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The Causal Effect of Education on Aggregate Income

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  • Marcelo Soto

    ()
    (Instituto de Análisis Económico, Barcelona)

Abstract

Empirical studies find that changes in schooling are not correlated with changes in per capita income. Similarly, the estimation in levels also produces minor coefficients for years of schooling. Low social returns and measurement error in educational variables have been invoked as possible explanations for such findings. This paper shows that collinearity between physical and human capital stocks seriously undermines the ability of educational indicators to display significance in panel data estimates. On top of that, failure to cope with endogeneity has produced biased estimates. As opposed to the earlier empirical literature, the social return on schooling is positive and significant, but no Lucas-type externalities are observed. Finally, the quality of education emerges as a significant determinant of heterogeneity in social returns across countries.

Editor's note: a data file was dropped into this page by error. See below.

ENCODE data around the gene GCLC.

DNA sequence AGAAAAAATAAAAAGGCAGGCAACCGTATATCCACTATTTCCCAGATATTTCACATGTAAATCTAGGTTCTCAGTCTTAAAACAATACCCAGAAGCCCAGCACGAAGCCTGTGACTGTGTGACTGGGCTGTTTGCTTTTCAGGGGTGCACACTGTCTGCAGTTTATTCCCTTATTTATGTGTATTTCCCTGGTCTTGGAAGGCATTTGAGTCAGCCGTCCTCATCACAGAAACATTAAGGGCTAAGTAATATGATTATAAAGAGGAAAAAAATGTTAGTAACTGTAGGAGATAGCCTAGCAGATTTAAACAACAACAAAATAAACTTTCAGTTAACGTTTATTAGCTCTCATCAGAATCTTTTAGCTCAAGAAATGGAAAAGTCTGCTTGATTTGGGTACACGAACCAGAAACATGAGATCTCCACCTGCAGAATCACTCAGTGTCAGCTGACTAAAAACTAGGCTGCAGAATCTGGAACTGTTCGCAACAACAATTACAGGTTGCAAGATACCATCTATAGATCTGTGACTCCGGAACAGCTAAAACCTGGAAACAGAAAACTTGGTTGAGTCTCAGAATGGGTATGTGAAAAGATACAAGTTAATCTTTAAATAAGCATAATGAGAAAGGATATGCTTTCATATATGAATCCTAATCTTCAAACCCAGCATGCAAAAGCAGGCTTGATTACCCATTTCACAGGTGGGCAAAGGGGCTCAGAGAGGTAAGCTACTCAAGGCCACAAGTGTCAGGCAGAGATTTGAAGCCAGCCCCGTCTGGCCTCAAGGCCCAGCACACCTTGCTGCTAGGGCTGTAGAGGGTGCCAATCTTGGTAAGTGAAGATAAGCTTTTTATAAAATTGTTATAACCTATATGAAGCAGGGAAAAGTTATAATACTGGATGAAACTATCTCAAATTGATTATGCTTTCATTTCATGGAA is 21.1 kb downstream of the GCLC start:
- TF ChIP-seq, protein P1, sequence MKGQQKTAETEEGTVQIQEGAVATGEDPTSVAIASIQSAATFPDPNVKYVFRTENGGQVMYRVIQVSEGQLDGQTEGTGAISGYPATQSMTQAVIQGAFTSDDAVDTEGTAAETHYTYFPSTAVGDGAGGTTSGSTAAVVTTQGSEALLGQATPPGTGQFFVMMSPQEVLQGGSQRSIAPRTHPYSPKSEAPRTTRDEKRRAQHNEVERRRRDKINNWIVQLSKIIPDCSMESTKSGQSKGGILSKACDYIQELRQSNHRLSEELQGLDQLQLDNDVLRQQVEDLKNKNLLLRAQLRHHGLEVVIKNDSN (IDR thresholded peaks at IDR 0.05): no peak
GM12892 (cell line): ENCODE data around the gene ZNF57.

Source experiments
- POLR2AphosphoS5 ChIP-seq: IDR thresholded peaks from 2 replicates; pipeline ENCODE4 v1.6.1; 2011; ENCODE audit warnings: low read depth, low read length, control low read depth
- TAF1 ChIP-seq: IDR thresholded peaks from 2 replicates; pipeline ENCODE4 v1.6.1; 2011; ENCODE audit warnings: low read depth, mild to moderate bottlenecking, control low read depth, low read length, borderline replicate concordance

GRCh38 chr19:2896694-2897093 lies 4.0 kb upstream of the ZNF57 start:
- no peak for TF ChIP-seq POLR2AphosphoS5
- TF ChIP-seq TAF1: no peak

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File URL: http://iei.uv.es/docs/wp_internos/RePEc/pdf/iei_0605.pdf
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Bibliographic Info

Paper provided by International Economics Institute, University of Valencia in its series Working Papers with number 0605.

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Length: 46 pages
Date of creation: Sep 2006
Date of revision:
Handle: RePEc:iei:wpaper:0605

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Keywords: human capital; education; income growth; GMM estimation.;

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Cited by:
  1. Fabrice Murtin & Martina Viarengo, 2011. "The Expansion and Convergence of Compulsory Schooling in Western Europe, 1950–2000," Economica, London School of Economics and Political Science, vol. 78(311), pages 501-522, 07.
  2. Fabrice Murtin & Martina Viarengo, 2008. "The Convergence of Compulsory Schooling in Western Europe: 1950-2000," CEE Discussion Papers 0095, Centre for the Economics of Education, LSE.

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